1. How posh are you? When you say ‘house’, how does it come out ?
British accents range from cockney to fraightfully posh. A natural English voice with just a hint of posh sprinkled on it can do wonders to make your project sound authoritative. Great for corporate presentations, documentaries and general narration. Sometimes, though, going overboard on the posh factor can be fun.
The British in general love a cheeky cockney chappie. Most people born in London have it in them to swap to this accent – especially when talking to the great London Black Taxi drivers. A highland Scottish accent is lovely, but can be a bit broad for many people. ('China' is cockney rhyming slang for mate - china plate...)
4. How would you pronounce ‘Mr Cholmondeley-Featherstonehaugh’?
British English pronunciation (pronounced ‘pronunciation’, not ‘pronounciation’) is very quirky. A well-educated British voice is likely to get it right. ‘Beauchamp Place’, anyone?
5. How would you ask the way to Leicester?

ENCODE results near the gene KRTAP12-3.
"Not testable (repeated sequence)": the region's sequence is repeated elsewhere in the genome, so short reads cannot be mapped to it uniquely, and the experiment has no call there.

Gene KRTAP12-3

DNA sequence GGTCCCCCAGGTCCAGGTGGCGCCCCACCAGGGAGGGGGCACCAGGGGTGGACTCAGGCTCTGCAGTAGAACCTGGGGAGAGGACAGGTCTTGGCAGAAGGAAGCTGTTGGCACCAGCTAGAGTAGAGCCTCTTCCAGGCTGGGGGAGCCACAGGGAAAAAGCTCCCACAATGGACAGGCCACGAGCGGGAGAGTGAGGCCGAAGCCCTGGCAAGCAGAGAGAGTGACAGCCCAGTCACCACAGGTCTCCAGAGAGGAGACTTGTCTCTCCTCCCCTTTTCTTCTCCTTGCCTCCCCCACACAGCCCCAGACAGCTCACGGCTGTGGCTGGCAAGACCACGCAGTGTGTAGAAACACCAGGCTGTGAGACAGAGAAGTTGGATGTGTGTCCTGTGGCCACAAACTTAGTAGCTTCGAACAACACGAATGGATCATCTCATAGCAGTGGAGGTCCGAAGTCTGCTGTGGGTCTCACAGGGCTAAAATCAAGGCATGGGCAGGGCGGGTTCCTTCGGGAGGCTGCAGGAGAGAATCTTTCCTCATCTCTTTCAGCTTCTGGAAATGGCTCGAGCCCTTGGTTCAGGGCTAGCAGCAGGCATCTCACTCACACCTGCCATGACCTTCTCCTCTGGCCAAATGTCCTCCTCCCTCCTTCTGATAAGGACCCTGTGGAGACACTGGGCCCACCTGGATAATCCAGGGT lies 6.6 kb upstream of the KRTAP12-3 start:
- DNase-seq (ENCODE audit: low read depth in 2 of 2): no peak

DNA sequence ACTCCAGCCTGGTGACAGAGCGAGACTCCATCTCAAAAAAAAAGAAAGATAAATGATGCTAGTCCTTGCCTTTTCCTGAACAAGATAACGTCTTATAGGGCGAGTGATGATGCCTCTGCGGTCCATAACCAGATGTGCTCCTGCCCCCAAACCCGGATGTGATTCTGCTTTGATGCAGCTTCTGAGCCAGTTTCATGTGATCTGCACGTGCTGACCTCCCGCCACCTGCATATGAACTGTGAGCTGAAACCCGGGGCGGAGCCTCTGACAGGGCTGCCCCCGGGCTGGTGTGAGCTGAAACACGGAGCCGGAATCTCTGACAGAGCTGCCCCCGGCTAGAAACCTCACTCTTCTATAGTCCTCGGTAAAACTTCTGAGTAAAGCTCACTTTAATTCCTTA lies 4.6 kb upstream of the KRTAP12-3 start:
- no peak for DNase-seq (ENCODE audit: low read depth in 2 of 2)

A common mistake that those with English as a second language make is to be too direct. There are entire websites dedicated to the foibles of how vague and verbose British people can be. For example, look at the next question…
6. What do you mean when you say, "That’s a very interesting idea"?
We Brits are notorious for often not meaning exactly what we say. In business for example, ‘That’s disappointing’ means you have totally messed up and are fired. And ‘I only have a few minor comments’ means you should go back to your desk, tear up this garbage, set fire to it and start from scratch.
7. Do you think that A Very British Voice would enhance your project by making it sound authoritative but friendly with a hint of a smile?
Every month I create a daft reel on a different subject. Here’s a typical example.
CAUTION. As my grandmother would say, this recording contains 'language'.
If you’d like to hear it when it’s released every month, please leave me your first name and email address. Plus you could WIN a free voiceover just by subscribing here